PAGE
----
Embryo adoption is a controversial term, and the American Society for Reproductive Medicine recently issued an opinion arguing that the term should be reserved for actual living children. Yet the question remains whether allowing donors to have control over who gets their embryos would help them feel better about giving them up. “Our patients view it as adoption,” insists Stephanie Moyers, marketing manager for the National Embryo Donation Center in Knoxville, Tennessee, which stores some 300 sets (ranging from 1 to 20 embryos) from clinics. In fact, she says more than half of donors prefer an “open” process—which can range from asking to be notified of a pregnancy and a child’s milestones to regular contact and visits. “In one case, the donor and recipients families go to Disneyworld together every year,” she says. “The twins are five now.”

(MORE: Stress Doesn’t Hurt Chances of Success With IVF)

As the practice grows, there are kinks to be worked out about which approaches work best for donors, recipients and the resulting children. And there are broader social consequences to be considered—namely the more than 100,000 children in foster care whose average age is seven to eight who might end up even more likely to be overlooked for adoption.

Yet, as our national stockpile continues to multiply, IVF patients are going to think more and more about embryo donation as an alternative to indecision. That includes Liam’s mom, who has two embryos left, donated by another woman, the fate of which she must now decide.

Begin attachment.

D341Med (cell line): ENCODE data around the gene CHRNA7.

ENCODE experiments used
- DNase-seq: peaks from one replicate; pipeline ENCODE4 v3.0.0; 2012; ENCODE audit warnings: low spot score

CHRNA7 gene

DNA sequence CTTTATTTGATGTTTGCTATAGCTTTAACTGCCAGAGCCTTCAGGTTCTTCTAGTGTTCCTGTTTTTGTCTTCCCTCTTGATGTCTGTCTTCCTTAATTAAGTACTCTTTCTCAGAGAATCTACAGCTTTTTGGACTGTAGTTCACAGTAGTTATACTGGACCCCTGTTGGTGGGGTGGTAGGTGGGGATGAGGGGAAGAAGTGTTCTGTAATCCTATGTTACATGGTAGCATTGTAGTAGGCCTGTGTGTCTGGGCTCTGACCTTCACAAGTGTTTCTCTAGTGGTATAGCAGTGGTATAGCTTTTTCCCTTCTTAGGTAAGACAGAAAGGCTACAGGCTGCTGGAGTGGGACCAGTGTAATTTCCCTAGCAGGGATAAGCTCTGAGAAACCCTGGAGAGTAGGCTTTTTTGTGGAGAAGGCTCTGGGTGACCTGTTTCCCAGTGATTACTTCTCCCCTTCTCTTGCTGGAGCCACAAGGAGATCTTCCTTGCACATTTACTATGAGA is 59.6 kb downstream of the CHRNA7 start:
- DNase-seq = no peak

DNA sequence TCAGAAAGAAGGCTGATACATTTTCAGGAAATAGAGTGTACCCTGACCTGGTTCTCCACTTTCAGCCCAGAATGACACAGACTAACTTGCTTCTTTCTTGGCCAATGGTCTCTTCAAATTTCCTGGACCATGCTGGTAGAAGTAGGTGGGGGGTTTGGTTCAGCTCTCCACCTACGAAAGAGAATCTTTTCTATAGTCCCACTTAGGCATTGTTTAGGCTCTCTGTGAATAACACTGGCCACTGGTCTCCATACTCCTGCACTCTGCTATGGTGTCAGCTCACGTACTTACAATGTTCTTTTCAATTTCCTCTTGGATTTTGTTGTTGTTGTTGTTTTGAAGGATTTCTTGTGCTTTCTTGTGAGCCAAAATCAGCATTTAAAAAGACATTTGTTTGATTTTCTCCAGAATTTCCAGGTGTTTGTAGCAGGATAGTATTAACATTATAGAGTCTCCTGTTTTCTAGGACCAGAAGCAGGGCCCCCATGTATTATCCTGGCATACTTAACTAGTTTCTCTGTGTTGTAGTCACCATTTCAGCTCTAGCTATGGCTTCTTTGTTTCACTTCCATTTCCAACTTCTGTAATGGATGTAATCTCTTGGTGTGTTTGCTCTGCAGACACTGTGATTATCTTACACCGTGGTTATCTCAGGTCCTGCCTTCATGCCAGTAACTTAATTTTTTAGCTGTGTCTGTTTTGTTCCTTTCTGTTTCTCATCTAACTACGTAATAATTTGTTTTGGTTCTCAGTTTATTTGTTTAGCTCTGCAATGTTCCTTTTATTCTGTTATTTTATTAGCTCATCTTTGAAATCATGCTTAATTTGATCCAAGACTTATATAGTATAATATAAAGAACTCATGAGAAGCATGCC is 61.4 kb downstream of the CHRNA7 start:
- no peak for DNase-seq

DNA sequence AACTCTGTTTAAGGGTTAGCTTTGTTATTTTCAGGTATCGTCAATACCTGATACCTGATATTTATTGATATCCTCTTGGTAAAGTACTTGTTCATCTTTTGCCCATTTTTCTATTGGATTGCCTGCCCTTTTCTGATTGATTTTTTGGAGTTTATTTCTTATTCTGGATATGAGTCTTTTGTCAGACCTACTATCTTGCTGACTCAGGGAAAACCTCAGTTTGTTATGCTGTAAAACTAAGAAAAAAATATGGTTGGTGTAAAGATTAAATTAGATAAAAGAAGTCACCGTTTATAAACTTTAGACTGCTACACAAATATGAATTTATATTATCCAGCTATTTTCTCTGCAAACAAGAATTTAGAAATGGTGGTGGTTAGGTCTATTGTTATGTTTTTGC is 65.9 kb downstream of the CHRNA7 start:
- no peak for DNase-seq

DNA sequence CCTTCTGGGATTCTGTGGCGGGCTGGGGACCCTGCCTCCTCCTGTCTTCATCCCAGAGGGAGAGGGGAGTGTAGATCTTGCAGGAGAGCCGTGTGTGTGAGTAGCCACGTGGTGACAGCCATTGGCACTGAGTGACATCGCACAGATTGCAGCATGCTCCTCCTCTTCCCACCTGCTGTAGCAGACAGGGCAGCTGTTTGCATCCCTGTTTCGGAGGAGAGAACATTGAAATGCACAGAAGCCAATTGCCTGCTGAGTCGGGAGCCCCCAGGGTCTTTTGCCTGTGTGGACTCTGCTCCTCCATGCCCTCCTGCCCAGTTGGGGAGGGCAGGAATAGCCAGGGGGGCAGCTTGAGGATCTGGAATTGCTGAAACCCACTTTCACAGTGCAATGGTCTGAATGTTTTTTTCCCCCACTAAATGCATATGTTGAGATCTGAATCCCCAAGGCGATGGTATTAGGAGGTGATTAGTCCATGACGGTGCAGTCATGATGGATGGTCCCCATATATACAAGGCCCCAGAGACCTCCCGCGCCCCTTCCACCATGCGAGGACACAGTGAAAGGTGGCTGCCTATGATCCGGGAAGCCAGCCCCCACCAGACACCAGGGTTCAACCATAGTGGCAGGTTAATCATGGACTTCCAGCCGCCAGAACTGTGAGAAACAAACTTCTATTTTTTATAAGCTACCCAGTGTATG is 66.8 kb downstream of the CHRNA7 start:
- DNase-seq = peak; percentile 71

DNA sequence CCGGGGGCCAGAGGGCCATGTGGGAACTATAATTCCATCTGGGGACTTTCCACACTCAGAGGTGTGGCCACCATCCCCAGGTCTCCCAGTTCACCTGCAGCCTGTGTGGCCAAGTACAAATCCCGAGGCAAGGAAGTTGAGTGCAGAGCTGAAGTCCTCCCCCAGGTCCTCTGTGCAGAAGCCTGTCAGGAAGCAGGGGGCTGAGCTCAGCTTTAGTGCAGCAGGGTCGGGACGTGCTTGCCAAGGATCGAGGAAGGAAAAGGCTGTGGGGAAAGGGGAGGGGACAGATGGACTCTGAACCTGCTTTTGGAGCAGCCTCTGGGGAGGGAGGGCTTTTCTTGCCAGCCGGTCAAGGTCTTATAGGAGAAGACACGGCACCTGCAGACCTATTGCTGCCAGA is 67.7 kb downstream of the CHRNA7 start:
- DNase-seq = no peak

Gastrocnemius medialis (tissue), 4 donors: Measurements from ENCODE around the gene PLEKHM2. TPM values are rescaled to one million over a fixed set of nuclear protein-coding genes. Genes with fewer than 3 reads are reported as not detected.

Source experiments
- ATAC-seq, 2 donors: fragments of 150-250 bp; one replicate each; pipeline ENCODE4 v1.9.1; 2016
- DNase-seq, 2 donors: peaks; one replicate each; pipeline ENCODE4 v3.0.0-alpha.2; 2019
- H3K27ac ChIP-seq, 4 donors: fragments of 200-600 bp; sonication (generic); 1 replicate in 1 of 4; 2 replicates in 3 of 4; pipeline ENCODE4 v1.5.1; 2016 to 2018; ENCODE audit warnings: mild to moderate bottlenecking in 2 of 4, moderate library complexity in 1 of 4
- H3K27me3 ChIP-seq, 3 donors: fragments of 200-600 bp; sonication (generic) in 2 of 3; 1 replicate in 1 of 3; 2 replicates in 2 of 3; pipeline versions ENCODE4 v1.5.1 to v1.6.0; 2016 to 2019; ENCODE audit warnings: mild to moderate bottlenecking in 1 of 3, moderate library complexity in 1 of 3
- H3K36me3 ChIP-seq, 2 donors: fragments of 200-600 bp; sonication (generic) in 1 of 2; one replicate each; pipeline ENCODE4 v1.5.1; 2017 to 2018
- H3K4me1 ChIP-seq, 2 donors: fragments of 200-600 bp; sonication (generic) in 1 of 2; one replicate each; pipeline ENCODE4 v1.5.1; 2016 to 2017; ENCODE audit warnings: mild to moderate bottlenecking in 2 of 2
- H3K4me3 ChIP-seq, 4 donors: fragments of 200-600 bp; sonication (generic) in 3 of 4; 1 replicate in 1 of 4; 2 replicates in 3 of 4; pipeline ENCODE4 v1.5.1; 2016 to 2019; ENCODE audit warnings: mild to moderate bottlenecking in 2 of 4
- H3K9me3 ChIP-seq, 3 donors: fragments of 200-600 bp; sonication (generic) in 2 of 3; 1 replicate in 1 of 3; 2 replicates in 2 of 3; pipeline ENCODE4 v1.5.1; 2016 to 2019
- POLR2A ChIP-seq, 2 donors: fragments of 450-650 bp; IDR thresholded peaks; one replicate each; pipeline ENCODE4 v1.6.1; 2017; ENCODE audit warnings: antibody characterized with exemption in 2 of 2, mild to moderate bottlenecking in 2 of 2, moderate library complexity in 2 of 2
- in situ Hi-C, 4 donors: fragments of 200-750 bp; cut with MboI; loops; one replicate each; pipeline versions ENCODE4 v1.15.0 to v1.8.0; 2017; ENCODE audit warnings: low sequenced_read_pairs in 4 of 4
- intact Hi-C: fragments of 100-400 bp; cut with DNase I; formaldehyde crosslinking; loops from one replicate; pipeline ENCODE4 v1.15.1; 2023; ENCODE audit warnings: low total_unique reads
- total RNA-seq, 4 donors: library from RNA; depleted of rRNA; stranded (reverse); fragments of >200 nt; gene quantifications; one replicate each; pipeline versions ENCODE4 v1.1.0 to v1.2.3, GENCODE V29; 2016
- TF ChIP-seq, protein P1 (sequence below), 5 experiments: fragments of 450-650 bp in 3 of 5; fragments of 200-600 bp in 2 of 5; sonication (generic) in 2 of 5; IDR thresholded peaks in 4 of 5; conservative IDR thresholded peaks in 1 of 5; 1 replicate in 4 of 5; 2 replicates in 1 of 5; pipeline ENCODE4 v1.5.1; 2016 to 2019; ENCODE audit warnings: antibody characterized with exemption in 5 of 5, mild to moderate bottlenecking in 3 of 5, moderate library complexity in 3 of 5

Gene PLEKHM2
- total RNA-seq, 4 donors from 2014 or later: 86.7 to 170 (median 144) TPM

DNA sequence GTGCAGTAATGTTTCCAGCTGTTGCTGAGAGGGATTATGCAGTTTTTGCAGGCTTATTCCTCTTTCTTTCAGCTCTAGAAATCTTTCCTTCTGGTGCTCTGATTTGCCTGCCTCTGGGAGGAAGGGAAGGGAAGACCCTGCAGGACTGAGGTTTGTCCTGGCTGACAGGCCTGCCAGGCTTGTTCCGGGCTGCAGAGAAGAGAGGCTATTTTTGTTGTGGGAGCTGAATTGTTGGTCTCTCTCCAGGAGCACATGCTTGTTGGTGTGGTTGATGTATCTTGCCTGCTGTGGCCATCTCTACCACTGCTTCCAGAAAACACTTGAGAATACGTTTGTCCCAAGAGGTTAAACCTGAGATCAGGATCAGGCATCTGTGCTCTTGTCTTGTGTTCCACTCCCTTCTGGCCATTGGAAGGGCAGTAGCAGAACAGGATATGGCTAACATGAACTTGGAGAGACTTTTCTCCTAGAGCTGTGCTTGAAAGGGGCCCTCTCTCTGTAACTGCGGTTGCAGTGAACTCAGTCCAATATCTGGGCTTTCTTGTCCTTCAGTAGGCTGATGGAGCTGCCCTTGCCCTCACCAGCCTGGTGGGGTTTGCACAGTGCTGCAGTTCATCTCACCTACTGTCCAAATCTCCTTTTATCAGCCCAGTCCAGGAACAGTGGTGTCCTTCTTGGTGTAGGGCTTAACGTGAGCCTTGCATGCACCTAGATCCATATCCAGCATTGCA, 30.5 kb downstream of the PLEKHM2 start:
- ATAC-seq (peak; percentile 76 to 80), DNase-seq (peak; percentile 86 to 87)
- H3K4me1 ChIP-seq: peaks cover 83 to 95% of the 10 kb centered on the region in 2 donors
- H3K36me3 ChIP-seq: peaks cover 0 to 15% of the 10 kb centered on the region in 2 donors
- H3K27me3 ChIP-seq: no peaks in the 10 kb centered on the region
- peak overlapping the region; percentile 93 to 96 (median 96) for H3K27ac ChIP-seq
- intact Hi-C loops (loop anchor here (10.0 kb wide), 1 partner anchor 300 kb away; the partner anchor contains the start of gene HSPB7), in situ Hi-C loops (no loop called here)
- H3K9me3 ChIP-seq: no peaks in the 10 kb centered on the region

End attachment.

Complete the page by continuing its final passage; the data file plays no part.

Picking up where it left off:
42 comments
pved
pved


Wow – this topic is such a hot button isn’t it?

First of all I want to clear up a few things.The process the author has written about is referred to as “Embryo Donation” You cannot adopt an embryo. You can adopt children.You can adopt pets. But you can’t adopt an embryo because it’s not a viable life form. If you marched into a court of law with your adoption papers right before an embryo transfer the judge would send you on your way. 

And I know - it all depends on when you think like begins - but legally it's embryo adoption.

There's also the money aspect – there are those places like NEDC who feel strongly that embryo donation is truly adoption. Some "embryo adoption" agencies who require all intended parents to go through background checks, home studys, share their financial statments, and charge huge administrative fee's to adopt embryos. Sounds like highway robbery to me. There are those who cleave to embryo adoptionbecause they have open donations.Here’s a news flash you can have open donation (which many couples and singles participate in) and it’s still an embryo donation cycle.Just because you know the donating family doesn’t mean its an adoption.Just because a family selects you to receive their embryos doesn’t mean it’s an adoption.

Embryo donation come in all shapes and sizes.Some folks choose to stay in close contact, exchanging photos, letters, and even sometimes vacationing or visiting one another during the holidays raising their respective families as siblings – while others do not.It’s very individual. 

There are always going to be those who are not supportive or even against any sort of infertility treatment and that we should all “just adopt”.Guess what?Adoption isn’t for everyone.For many women experiencing a pregnancy is a rite of passage.And really who are we to judge how we create our families?I mean really? We all march to the beat of our own drummer -- we believe or not believe how we want to faith wise.  We make our own choices regarding who we choose as our partners, or if we choose to remain single.  We choose what profession we wish to embark upon. We choose where we want to live, what we want to eat, and what we choose to do on our free time.